Associate Professor of Animal Behavior
Her research focuses on social behavior and communication of cetaceans (whales and dolphins). Her current projects focus on a wide range of species, including blue whales, fin whales, pilot whales, and bottlenose dolphins, and are both applied (e.g., looking at effects of anthropogenic noise on communication) and basic (e.g., looking at call structure and function). Given the challenges of studying species that spend most of their lives underwater, she is involved in research that utilizes new technologies, such as non-invasive tags, to study cetacean communication systems.
The traditional view of intelligence ranging from low to high, with humans at the top, has been challenged by research on diverse aspects of animal cognition. Recent studies suggest that cognition takes many different forms in animals and can be very difficult to compare to humans. We will talk about a wide range of animals - including octopuses, crows, dogs, monkeys, apes, dolphins, and whales - from the joint perspectives of cognitive science, animal behavior, and evolutionary biology. We will focus on capacities that have been considered hallmarks of intelligence, such as tool use, mirror self-recognition, innovation, culture, and of course, language. Rather than assessing how human-like these abilities are, we will view these studies with an eye to how each species' intelligence is adapted to its own unique needs. Students will read from the professional scientific literature, and carry out hands-on research projects with animals at the Hampshire Farm. Key Words: behavioral ecology, animal learning, animal consciousness, hands on experiments, farm animals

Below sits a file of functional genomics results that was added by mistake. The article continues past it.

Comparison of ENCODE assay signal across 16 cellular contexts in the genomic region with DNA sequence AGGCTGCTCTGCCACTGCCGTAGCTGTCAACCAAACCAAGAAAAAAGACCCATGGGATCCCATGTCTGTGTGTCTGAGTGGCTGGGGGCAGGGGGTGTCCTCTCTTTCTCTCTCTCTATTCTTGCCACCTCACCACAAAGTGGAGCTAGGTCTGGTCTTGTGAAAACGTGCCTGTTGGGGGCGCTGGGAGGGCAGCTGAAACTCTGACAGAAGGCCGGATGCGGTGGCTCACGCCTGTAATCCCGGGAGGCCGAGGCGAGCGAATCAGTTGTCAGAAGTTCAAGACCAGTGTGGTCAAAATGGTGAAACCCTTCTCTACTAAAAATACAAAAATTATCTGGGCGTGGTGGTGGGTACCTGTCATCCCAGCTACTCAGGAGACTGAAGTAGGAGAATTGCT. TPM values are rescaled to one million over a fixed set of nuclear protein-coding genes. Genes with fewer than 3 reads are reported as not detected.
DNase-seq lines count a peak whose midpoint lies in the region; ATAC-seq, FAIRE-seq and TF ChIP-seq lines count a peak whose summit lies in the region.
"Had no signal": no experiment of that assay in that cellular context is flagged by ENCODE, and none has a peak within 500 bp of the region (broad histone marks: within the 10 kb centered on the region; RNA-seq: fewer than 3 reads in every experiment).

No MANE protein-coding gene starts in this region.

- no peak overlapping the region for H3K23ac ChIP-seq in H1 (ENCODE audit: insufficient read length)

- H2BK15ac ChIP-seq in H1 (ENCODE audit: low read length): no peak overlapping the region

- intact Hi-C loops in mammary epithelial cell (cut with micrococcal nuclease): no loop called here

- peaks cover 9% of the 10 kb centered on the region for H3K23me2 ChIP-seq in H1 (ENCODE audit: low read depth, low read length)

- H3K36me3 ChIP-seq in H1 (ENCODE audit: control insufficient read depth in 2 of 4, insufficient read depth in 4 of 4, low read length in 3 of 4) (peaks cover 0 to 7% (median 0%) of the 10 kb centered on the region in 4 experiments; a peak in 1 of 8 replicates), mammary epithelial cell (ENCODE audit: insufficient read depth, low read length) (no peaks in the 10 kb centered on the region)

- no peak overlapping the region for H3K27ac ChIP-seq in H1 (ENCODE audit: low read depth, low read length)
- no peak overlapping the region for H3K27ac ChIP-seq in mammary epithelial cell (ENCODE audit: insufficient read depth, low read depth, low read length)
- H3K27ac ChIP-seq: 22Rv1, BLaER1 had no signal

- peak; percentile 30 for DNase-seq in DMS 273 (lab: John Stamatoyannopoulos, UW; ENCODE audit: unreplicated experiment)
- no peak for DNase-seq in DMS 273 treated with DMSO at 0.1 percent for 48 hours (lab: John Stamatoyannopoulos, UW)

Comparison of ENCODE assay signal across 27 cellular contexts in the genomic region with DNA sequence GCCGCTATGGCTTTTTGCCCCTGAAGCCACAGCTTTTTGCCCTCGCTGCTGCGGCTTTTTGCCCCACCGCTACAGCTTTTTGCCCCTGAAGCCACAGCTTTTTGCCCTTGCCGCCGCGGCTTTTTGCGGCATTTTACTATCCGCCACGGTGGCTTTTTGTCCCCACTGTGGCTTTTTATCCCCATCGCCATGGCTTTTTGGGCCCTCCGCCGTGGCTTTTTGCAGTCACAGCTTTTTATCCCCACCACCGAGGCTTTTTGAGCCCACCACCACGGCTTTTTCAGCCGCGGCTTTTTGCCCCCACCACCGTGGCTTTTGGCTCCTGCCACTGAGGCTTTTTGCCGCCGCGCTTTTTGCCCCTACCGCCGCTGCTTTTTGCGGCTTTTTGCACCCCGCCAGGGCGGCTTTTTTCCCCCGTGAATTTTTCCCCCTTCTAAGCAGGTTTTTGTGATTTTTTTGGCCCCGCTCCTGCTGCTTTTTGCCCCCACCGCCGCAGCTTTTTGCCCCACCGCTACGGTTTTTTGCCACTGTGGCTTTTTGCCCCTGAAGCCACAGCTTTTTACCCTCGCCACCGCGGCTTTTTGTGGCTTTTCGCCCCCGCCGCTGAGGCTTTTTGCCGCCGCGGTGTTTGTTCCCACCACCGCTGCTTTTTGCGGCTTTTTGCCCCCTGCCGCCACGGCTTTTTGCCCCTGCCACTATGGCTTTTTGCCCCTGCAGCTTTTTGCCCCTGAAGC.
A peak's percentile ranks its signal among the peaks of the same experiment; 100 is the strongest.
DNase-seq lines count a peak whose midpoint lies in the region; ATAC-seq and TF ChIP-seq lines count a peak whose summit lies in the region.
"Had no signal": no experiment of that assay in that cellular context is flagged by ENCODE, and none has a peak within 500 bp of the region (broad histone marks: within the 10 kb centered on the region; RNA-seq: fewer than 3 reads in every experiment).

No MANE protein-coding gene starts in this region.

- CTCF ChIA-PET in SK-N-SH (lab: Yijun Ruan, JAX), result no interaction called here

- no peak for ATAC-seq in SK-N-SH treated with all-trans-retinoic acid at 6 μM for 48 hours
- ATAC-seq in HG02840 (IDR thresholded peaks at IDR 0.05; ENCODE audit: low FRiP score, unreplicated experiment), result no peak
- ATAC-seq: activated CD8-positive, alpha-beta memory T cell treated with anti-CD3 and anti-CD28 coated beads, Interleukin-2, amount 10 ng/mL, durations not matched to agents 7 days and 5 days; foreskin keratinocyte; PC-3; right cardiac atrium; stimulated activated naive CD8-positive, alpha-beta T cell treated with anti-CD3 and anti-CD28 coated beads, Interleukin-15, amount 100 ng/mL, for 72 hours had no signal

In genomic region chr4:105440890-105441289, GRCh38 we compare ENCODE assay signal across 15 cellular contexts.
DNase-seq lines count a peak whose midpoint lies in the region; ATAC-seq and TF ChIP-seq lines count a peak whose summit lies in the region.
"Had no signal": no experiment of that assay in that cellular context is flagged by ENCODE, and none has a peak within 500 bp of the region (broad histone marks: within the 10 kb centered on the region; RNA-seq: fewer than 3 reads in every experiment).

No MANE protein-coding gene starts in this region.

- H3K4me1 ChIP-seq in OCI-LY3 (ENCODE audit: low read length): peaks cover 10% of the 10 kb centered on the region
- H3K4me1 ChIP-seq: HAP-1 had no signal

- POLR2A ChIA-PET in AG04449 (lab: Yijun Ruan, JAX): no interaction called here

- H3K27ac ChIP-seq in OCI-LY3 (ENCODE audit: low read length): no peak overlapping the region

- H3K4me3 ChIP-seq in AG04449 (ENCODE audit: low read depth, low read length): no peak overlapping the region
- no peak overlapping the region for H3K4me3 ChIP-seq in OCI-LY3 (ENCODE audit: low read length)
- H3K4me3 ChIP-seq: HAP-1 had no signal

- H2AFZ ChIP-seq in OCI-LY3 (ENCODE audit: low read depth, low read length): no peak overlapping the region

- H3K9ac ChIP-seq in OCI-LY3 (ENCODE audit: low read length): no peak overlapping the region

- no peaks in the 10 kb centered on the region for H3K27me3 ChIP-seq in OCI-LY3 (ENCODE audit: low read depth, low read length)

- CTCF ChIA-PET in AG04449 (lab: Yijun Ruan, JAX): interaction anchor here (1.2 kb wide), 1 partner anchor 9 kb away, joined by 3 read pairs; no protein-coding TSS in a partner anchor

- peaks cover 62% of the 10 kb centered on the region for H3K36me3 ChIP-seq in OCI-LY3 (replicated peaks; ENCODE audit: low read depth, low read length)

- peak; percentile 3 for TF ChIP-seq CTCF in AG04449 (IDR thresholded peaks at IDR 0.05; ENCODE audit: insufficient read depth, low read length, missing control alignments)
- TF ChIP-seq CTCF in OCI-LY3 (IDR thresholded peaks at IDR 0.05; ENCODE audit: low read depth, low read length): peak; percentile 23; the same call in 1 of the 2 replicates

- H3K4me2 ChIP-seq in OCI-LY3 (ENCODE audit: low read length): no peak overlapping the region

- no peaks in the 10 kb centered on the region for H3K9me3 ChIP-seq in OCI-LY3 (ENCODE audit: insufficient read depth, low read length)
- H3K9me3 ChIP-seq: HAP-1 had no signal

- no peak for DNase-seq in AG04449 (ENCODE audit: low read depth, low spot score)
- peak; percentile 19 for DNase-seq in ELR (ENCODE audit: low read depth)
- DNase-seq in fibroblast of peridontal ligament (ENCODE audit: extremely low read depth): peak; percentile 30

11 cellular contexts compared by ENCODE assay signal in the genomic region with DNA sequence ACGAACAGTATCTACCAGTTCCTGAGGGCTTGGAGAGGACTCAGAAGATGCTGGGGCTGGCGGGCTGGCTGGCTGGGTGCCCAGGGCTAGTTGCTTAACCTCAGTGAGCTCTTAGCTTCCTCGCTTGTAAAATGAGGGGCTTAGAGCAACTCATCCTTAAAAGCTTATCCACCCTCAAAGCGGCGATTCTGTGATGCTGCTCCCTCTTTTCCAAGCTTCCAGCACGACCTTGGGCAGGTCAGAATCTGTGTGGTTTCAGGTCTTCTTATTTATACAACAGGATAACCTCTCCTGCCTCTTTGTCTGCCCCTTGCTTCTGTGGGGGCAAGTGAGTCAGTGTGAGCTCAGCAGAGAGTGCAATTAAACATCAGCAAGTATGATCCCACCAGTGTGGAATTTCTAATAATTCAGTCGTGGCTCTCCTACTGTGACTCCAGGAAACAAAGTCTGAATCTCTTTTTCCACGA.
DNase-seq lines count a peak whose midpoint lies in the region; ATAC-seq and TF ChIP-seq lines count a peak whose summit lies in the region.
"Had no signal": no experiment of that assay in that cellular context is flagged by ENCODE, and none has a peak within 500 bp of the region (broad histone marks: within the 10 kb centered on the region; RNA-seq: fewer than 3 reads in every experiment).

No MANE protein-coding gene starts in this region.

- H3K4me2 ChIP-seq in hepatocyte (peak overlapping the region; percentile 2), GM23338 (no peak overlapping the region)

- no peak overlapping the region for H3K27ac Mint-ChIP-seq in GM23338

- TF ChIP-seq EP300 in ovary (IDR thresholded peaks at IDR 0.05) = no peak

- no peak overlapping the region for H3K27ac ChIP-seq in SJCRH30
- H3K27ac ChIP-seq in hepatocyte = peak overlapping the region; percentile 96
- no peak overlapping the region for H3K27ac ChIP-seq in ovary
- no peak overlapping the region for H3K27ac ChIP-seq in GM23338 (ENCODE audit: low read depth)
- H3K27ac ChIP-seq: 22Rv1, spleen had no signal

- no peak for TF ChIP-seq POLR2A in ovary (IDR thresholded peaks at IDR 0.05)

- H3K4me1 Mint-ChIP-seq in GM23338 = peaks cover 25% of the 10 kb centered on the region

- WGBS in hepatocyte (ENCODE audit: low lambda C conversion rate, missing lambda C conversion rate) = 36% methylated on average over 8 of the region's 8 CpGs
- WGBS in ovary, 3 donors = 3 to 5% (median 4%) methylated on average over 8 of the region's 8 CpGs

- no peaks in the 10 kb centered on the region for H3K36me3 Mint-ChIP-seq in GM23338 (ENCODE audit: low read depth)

This course will survey the main theoretical ideas and methods of the scientific study of animal behavior. We will explore functional and evolutionary bases of animal behavior, including reproductive behavior, mating systems, parental care, altruism, social behavior, communication, and cognition. We will bolster these topics with examples from scientific studies of marine mammals, in particular whales and dolphins. The main goals of the course are to instill excitement and curiosity about the subject, and to provide conceptual foundations and intellectual tools to think creatively and critically about animal behavior and science in general. Readings will come from a variety of books and primary scientific literature. Students are expected to both lead and be active participants in class discussions. In addition, students will prepare written responses to readings, and carry out a research project, which will be written up and presented to the class. (Keywords: Zoology, Biology)
The diverse and seemingly complex vocalizations of whales and dolphins (cetaceans) have long fascinated people and have led to suggestions of "language"-like communication. We will take a "deep dive" into what is actually known (and not known) about cetacean communication in this course, through readings and discussions of current scientific literature. We will also do hands-on analyses of existing bioacoustic data sets, recorded from a variety of cetacean species, such as blue whales, pilot whales, and several dolphin species. Students will be expected to actively participate in and lead some class discussions. Each student or team of students will choose one aspect of data analysis on which to focus, and will develop that analysis into a research project that will include a final paper in publishable format. In addition, each student or team will present their work to the entire class.